It means there'll be at least one new movie in any five-year span. With Sony trying to set up its own superhero mega-franchise it might not always be a movie about Peter Parker, though.
posted by Holy Zarquon's Singing Fish at 12:36 PM on May 7


some kind of app that would alert me when these two and/or Lindelof are involved in a film

We can call it HackList. "It looks like you're trying to watch a movie that isn't totally incoherent. Would you like help?"
posted by RogerB at 12:38 PM on May 7 [7 favorites]


to dismiss all re-tellings as lazy and/or purely profit-driven requires you to ignore like 90% of the history of human storytelling.

I never dismissed all re-tellings or reboots. I was specifically addressing the current superhero reboot frenzy which is totally profit-driven. Superhero movies are hot! People love 'em! That's why they're getting greenlit at a breakneck clip, because they are almost guaranteed to make money.

And, of course, some great films will have come out of this cycle (though not, in my opinion, The Avengers which felt like the most pandering POS I've ever watched) but maybe we can take a break for 10-15 years so that big-budget movies about roller skating can make a comeback?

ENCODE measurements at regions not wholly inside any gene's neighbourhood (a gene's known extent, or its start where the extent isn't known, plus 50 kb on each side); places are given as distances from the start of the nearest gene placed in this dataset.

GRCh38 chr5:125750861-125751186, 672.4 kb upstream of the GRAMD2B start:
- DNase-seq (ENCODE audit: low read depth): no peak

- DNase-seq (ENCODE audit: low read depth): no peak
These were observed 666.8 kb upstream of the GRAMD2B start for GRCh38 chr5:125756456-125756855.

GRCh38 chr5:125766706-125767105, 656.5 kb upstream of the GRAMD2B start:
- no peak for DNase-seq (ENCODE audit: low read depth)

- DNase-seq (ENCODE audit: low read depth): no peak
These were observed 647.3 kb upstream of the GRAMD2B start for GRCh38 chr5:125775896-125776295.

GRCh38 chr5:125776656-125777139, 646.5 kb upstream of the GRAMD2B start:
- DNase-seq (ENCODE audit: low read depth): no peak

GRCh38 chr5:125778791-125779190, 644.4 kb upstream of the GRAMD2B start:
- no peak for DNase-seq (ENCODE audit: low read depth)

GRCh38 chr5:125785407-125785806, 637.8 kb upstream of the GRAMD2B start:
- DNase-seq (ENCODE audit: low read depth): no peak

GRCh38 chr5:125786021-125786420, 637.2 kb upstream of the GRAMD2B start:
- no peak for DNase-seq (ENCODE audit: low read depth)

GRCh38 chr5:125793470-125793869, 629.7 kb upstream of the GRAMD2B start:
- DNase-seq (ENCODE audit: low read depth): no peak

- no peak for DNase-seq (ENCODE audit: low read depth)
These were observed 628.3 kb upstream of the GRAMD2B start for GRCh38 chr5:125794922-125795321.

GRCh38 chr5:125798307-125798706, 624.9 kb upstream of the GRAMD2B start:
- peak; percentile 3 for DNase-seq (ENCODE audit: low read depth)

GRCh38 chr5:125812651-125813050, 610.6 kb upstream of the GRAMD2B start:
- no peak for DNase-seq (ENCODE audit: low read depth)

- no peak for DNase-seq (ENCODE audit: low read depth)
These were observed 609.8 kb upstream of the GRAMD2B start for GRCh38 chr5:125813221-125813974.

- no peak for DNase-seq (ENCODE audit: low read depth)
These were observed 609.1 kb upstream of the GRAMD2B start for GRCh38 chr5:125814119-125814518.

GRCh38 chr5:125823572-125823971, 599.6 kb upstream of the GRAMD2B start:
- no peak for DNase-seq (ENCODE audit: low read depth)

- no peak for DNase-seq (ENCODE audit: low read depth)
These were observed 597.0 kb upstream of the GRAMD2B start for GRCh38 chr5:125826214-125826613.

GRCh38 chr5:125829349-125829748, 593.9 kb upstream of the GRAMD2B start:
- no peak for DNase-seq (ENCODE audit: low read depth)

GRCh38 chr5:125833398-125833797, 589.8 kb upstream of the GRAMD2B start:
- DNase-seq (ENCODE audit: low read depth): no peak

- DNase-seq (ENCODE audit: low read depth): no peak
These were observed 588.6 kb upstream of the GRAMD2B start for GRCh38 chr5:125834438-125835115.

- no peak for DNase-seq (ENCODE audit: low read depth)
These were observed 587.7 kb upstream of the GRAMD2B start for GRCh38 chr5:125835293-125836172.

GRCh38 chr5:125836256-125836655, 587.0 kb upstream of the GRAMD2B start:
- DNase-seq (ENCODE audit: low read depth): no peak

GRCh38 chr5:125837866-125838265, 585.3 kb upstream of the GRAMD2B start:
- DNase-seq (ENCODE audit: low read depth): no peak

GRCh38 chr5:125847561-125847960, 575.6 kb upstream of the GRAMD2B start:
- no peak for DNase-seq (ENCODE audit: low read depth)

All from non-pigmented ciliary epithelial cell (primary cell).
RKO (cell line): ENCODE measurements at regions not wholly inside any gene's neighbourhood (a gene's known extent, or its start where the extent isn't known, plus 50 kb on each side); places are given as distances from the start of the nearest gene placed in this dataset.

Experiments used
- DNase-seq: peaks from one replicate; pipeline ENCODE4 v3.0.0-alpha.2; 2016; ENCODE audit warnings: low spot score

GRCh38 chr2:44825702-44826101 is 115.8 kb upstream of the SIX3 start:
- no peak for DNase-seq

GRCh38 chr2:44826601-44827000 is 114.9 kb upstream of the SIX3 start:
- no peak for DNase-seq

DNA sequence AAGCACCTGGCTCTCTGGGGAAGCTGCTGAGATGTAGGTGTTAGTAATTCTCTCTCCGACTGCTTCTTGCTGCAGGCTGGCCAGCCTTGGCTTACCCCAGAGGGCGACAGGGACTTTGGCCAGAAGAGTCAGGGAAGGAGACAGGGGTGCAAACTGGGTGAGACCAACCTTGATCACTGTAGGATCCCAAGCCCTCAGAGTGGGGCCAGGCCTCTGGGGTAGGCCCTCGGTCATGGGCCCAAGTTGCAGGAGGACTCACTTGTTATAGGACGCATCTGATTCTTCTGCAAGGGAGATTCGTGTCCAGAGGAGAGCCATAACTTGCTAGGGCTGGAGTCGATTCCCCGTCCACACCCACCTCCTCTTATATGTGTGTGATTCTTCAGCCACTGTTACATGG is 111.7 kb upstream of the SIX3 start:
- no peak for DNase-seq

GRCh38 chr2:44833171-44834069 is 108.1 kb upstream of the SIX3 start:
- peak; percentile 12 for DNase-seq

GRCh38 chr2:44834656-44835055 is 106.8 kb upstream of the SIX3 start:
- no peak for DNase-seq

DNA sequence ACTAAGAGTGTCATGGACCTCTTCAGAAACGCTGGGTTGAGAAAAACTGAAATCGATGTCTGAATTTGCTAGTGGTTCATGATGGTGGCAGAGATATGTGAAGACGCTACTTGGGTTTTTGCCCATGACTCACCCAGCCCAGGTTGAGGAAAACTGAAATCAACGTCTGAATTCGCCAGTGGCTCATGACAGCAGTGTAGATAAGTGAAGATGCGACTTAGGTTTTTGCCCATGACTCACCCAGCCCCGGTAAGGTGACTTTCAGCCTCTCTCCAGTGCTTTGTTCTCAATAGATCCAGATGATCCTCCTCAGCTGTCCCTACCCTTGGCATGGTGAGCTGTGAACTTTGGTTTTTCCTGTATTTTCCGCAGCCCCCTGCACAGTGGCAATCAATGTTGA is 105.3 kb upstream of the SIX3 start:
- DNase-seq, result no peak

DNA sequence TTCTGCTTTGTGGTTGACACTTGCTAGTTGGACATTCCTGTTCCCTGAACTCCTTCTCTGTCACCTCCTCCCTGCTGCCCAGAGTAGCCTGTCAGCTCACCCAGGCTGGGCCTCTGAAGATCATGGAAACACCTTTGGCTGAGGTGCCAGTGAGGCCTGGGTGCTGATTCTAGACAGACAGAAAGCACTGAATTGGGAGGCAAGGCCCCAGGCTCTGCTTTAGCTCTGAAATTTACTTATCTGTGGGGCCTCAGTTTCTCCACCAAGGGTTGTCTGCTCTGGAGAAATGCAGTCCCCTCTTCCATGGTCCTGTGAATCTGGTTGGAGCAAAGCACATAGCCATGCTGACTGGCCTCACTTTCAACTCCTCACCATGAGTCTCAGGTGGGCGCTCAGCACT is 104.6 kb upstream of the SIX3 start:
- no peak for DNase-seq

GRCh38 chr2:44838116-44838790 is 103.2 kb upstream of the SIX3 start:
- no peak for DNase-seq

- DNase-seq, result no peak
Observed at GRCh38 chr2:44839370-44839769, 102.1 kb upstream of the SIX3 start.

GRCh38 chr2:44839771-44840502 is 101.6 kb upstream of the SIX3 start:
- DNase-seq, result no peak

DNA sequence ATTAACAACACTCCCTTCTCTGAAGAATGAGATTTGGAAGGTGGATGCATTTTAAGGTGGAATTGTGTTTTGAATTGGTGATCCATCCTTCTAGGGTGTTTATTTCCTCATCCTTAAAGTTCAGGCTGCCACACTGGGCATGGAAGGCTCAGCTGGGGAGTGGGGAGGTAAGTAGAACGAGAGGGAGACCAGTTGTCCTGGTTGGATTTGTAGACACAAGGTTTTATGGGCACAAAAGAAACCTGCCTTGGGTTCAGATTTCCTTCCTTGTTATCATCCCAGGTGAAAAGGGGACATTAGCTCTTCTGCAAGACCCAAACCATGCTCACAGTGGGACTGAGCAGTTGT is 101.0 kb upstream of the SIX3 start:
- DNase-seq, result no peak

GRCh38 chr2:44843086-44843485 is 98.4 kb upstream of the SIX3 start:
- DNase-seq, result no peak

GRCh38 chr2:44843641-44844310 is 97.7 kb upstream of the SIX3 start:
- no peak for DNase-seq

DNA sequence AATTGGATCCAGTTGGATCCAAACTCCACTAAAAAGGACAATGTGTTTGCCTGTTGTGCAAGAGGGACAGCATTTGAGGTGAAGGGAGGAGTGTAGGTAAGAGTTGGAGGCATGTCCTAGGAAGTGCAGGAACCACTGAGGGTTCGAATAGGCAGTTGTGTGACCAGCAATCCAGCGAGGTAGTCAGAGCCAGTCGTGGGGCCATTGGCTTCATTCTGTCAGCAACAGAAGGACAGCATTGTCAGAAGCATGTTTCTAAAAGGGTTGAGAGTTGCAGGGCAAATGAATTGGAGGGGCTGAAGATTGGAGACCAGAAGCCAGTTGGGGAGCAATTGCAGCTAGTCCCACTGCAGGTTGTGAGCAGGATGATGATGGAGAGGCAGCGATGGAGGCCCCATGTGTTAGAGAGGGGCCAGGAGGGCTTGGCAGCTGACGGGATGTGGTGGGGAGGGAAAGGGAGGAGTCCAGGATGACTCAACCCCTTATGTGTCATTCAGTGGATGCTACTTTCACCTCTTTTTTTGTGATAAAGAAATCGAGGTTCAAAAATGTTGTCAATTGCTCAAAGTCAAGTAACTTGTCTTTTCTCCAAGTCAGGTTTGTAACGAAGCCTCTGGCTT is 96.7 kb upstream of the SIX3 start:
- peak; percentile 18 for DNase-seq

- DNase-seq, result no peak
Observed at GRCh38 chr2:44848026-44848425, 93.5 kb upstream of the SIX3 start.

posted by grumpybear69 at 12:41 PM on May 7 [3 favorites]


[Comment removed, if you're telling people to fuck off it's time to step away from the thread.]
posted by cortex at 12:51 PM on May 7 [1 favorite]


I was specifically addressing the current superhero reboot frenzy which is totally profit-driven. Superhero movies are hot! People love 'em! That's why they're getting greenlit at a breakneck clip, because they are almost guaranteed to make money.

Sure, but this is begging the question. Why do people love 'em? Why are they almost guaranteed to make money?
posted by mstokes650 at 1:18 PM on May 7 [1 favorite]


I was specifically addressing the current superhero reboot frenzy which is totally profit-driven.

All the movies at your local theatre are totally profit-driven.
posted by Brandon Blatcher at 1:21 PM on May 7 [3 favorites]


The Avengers. It wasn't dumb

It was dumb. I thought it made the same mistake that The Expendables movies made. Great individual characters are not necessarily great when they are in a group.

A movie isn't long enough to let us meet and enjoy a whole crowd of characters. Most of those characters pretty much feel like cameos. If you try to delve into too many characters then every single one of them will feel like cameos and there won't actually be any depth to any of them.
posted by HappyEngineer at 1:23 PM on May 7 [1 favorite]